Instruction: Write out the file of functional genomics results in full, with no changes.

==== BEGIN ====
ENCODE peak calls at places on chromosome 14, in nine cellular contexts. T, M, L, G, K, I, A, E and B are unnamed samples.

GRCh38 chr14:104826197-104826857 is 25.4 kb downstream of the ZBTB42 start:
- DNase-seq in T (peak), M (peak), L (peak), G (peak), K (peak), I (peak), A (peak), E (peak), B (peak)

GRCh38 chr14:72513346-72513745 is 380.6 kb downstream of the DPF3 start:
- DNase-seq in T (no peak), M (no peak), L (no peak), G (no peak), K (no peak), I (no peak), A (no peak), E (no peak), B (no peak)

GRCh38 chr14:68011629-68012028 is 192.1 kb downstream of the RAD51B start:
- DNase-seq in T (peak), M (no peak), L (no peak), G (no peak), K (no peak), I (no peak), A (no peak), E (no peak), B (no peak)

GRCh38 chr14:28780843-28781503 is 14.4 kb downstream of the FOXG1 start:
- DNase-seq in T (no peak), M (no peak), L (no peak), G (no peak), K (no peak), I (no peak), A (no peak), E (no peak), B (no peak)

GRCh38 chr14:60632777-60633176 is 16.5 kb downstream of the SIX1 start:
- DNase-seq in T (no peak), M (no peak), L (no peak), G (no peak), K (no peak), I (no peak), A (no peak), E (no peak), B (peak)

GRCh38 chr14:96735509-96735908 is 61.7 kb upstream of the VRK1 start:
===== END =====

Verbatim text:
ENCODE peak calls at places on chromosome 14, in nine cellular contexts. T, M, L, G, K, I, A, E and B are unnamed samples.

GRCh38 chr14:104826197-104826857 is 25.4 kb downstream of the ZBTB42 start:
- DNase-seq in T (peak), M (peak), L (peak), G (peak), K (peak), I (peak), A (peak), E (peak), B (peak)

GRCh38 chr14:72513346-72513745 is 380.6 kb downstream of the DPF3 start:
- DNase-seq in T (no peak), M (no peak), L (no peak), G (no peak), K (no peak), I (no peak), A (no peak), E (no peak), B (no peak)

GRCh38 chr14:68011629-68012028 is 192.1 kb downstream of the RAD51B start:
- DNase-seq in T (peak), M (no peak), L (no peak), G (no peak), K (no peak), I (no peak), A (no peak), E (no peak), B (no peak)

GRCh38 chr14:28780843-28781503 is 14.4 kb downstream of the FOXG1 start:
- DNase-seq in T (no peak), M (no peak), L (no peak), G (no peak), K (no peak), I (no peak), A (no peak), E (no peak), B (no peak)

GRCh38 chr14:60632777-60633176 is 16.5 kb downstream of the SIX1 start:
- DNase-seq in T (no peak), M (no peak), L (no peak), G (no peak), K (no peak), I (no peak), A (no peak), E (no peak), B (peak)

GRCh38 chr14:96735509-96735908 is 61.7 kb upstream of the VRK1 start: